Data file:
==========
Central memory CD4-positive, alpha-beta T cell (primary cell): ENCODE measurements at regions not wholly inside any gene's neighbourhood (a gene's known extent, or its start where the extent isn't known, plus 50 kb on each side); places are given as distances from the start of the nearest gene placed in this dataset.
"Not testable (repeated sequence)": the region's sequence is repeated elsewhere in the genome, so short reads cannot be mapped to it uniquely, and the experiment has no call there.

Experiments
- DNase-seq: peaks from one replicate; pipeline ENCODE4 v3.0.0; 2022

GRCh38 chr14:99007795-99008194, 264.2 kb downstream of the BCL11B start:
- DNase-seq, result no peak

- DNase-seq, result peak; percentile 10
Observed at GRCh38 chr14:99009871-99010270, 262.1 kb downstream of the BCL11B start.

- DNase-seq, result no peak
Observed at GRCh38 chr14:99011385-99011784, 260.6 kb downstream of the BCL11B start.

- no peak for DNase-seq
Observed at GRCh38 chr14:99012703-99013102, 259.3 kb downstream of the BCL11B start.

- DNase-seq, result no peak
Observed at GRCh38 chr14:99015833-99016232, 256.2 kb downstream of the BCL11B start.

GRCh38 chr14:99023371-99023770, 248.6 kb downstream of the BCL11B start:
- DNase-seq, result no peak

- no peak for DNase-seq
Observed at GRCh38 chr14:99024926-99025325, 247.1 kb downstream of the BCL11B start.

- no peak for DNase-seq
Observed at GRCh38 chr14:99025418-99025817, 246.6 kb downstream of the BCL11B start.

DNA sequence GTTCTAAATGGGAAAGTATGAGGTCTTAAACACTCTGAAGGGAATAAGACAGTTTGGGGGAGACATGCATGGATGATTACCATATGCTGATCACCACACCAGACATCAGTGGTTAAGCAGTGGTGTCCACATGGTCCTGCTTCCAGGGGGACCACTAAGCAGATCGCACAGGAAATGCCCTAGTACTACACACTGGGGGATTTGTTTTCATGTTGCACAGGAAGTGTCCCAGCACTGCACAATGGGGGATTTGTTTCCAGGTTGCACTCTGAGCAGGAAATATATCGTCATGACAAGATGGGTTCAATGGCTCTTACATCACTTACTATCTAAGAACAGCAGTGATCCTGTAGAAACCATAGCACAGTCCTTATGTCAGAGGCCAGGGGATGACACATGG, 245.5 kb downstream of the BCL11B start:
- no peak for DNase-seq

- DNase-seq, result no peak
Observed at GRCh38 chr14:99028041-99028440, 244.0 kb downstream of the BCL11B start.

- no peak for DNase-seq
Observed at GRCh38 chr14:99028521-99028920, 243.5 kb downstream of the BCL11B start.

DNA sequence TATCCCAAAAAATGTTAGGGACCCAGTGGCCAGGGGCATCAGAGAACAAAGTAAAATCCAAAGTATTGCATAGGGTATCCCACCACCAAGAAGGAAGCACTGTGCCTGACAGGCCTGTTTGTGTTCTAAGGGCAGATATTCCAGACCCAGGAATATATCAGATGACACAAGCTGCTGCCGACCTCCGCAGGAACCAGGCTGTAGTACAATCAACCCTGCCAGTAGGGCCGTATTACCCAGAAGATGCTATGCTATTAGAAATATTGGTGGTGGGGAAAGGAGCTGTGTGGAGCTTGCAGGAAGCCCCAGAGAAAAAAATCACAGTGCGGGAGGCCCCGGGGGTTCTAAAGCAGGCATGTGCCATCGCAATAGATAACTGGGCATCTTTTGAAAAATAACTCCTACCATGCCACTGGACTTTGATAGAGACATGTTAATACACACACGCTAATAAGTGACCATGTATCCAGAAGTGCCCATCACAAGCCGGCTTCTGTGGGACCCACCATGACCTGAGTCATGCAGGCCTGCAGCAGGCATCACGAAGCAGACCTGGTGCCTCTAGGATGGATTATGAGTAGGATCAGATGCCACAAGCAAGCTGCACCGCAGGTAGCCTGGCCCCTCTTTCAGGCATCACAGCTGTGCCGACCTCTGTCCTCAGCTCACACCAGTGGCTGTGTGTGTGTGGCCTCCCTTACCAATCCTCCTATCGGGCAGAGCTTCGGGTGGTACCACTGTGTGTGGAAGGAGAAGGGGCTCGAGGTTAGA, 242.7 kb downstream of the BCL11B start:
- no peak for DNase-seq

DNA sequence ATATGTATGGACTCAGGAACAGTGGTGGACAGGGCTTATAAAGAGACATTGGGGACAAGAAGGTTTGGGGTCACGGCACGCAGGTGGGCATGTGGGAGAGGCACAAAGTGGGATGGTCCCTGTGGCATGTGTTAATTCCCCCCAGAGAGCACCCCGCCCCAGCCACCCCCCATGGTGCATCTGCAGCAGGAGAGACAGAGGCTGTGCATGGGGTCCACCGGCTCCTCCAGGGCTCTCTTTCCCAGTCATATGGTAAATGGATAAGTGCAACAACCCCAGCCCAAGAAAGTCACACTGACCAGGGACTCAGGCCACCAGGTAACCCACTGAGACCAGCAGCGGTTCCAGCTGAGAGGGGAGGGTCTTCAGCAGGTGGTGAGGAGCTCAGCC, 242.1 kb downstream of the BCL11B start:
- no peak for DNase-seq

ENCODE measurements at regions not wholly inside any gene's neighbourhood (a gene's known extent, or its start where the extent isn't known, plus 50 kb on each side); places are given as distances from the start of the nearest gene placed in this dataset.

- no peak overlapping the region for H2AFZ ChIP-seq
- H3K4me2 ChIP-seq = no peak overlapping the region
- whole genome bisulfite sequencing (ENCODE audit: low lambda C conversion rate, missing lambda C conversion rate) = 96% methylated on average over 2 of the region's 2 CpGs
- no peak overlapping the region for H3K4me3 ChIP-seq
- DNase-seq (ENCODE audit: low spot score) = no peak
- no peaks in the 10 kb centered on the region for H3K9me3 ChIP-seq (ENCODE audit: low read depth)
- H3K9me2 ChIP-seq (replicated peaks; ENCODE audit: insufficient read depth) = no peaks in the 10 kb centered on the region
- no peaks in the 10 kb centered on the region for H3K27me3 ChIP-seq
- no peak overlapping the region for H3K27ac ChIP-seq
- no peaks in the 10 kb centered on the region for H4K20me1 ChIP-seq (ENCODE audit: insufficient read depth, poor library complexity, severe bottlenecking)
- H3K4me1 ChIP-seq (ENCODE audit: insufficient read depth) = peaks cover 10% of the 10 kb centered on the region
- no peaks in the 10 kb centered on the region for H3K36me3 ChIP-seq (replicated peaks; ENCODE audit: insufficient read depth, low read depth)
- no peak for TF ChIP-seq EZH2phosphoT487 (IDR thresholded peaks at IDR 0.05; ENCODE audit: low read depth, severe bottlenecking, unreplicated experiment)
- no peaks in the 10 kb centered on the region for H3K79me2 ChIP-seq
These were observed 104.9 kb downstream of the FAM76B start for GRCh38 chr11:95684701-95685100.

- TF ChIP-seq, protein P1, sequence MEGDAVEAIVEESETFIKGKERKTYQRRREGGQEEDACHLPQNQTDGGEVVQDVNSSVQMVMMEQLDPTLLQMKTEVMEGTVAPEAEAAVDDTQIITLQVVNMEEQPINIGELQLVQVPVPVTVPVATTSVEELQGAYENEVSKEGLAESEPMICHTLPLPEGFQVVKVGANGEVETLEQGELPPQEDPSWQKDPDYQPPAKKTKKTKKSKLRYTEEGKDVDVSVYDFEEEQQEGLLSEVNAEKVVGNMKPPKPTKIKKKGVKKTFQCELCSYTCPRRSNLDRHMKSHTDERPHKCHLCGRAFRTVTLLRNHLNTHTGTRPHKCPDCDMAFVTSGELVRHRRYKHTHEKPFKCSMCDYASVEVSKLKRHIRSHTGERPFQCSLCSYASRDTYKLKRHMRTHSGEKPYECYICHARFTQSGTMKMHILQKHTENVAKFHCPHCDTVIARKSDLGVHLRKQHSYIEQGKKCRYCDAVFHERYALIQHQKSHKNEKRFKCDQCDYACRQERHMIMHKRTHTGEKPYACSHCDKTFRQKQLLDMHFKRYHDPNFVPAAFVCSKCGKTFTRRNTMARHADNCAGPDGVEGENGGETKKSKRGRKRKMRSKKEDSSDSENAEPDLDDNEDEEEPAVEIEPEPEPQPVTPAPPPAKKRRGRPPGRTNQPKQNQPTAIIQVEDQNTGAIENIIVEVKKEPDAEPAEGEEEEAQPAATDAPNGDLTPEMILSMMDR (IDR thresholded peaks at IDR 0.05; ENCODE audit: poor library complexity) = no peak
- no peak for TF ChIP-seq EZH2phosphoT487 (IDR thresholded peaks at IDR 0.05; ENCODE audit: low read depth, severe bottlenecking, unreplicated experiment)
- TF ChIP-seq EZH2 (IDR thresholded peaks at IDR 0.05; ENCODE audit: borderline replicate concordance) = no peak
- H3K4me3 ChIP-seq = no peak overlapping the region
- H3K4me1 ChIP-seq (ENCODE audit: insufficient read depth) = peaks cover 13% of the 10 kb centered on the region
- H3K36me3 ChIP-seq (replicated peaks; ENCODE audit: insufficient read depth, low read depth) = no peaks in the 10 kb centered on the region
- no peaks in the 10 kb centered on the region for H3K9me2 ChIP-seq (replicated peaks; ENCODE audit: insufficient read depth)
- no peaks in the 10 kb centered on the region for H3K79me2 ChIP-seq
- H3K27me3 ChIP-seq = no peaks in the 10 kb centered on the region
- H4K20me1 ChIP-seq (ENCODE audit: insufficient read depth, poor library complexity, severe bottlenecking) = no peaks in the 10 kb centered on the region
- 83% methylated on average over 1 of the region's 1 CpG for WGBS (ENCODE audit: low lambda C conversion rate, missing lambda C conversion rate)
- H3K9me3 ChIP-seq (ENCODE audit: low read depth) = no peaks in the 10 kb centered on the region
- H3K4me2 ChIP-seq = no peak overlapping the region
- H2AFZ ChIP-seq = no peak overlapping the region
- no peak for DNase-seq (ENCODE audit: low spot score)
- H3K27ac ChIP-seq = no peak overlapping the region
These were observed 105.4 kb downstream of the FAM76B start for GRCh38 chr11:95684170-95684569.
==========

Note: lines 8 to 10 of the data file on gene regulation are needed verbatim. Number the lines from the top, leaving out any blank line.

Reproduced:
Observed at GRCh38 chr14:99009871-99010270, 262.1 kb downstream of the BCL11B start.

- DNase-seq, result no peak
Observed at GRCh38 chr14:99011385-99011784, 260.6 kb downstream of the BCL11B start.